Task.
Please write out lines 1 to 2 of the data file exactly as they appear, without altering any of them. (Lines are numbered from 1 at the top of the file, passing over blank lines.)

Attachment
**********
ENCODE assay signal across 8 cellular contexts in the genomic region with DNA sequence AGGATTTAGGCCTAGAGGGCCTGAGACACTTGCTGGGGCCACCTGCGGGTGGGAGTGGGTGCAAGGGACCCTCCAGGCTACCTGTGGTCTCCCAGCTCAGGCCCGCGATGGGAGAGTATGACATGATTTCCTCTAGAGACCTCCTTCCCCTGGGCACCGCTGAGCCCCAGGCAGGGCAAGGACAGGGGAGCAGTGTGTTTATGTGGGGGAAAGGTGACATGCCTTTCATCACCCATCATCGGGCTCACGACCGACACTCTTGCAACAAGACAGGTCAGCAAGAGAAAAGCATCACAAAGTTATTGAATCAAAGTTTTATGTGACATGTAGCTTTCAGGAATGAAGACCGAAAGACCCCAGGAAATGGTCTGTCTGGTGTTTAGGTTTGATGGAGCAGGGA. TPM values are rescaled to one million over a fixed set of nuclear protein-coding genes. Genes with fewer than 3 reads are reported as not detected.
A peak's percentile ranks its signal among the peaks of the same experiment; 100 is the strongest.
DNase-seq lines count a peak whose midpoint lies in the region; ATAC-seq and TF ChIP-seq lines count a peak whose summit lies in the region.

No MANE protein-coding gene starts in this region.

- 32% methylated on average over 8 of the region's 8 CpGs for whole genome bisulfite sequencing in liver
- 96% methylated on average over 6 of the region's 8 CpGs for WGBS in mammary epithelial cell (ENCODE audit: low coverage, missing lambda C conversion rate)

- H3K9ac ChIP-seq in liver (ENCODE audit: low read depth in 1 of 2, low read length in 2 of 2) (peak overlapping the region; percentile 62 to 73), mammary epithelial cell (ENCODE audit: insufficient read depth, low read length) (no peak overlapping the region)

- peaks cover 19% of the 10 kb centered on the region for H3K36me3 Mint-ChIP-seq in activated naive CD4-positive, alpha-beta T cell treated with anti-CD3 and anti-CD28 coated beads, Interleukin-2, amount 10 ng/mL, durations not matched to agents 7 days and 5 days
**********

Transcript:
ENCODE assay signal across 8 cellular contexts in the genomic region with DNA sequence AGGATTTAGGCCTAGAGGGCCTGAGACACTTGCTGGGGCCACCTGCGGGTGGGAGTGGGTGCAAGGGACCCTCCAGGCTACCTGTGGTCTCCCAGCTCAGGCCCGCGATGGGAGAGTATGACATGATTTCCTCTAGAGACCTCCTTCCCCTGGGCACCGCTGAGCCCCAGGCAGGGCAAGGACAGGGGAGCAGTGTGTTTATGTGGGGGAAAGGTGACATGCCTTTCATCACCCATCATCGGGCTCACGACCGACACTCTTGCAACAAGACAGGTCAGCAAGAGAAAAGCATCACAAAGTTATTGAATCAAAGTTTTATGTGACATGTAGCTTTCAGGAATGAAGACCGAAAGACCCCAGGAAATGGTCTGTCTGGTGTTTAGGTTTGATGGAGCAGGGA. TPM values are rescaled to one million over a fixed set of nuclear protein-coding genes. Genes with fewer than 3 reads are reported as not detected.
A peak's percentile ranks its signal among the peaks of the same experiment; 100 is the strongest.